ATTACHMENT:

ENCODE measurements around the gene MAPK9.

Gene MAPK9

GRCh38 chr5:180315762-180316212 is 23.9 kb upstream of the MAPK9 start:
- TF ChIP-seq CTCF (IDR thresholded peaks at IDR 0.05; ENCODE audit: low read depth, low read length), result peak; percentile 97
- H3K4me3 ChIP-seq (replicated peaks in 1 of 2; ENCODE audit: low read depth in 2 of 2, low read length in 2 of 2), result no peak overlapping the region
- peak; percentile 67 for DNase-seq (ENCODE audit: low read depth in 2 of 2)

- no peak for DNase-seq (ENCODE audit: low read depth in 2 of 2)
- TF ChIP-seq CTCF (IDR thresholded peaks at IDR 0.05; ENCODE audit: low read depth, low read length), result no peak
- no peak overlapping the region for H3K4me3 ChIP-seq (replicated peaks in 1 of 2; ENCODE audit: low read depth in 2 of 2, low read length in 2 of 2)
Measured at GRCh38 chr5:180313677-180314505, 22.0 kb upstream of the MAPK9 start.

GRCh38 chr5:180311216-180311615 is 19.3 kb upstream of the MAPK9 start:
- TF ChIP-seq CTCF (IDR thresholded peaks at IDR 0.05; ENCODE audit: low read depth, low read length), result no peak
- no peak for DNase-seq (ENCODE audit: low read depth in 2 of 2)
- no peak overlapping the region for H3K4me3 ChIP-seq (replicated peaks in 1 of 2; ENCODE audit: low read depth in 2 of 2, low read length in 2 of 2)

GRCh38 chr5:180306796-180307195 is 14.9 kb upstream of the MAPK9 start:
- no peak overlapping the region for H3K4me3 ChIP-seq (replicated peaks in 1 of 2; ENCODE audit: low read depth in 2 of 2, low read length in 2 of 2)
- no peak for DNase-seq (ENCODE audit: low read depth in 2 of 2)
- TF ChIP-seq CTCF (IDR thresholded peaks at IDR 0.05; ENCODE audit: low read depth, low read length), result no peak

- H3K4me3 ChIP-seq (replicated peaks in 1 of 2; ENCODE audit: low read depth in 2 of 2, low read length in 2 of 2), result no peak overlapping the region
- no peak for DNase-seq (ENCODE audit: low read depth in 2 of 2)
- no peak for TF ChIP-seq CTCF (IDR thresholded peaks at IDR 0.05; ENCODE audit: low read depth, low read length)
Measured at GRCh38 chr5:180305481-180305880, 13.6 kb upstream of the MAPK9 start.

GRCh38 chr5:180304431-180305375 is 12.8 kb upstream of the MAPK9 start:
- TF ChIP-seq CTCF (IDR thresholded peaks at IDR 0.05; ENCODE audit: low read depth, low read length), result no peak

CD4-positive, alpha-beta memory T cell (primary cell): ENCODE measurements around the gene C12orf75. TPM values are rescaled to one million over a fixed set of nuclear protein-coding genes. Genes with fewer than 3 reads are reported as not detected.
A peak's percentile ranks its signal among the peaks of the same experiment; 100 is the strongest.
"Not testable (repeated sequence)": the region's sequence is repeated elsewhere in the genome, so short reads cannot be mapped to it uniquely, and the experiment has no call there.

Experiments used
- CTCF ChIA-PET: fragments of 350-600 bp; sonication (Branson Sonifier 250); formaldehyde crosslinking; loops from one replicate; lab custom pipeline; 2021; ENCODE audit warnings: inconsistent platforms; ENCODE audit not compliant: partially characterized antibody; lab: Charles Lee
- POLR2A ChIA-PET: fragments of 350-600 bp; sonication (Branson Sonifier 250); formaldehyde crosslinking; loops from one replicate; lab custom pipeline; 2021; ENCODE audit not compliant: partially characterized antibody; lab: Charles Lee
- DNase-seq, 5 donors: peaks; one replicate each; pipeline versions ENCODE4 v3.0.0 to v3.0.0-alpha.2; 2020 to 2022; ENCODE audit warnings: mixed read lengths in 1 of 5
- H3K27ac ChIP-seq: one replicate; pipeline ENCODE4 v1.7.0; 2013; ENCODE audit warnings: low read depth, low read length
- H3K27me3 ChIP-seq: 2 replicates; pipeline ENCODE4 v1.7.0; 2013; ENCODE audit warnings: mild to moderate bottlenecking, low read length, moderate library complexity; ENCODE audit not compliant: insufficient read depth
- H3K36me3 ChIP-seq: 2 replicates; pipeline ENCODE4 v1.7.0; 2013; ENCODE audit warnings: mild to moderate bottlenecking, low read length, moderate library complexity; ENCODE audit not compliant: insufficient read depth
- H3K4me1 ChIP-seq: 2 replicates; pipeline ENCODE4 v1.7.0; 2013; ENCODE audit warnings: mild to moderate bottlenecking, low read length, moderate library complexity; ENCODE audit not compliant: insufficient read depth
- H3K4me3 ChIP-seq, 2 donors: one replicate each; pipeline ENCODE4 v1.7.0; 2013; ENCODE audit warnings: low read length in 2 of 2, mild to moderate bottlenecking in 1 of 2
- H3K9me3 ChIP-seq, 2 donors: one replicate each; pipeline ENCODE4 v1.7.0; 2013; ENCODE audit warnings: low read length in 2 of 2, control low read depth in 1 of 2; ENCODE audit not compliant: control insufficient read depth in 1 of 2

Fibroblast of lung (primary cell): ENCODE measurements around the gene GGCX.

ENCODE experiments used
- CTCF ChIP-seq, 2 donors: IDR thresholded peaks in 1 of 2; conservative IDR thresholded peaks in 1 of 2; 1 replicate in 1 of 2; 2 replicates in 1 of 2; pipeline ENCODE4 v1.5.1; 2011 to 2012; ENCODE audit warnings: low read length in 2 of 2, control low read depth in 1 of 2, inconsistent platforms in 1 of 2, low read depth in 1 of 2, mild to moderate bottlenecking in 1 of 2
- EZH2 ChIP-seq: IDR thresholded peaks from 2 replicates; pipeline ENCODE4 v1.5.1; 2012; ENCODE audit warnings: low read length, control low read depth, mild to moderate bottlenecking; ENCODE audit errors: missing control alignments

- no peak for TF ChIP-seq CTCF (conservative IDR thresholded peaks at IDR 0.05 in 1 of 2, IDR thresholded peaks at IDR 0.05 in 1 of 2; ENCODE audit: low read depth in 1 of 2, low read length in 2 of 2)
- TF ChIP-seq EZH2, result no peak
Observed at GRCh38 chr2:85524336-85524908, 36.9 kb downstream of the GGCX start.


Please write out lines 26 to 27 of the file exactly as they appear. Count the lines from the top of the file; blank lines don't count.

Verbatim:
A peak's percentile ranks its signal among the peaks of the same experiment; 100 is the strongest.
"Not testable (repeated sequence)": the region's sequence is repeated elsewhere in the genome, so short reads cannot be mapped to it uniquely, and the experiment has no call there.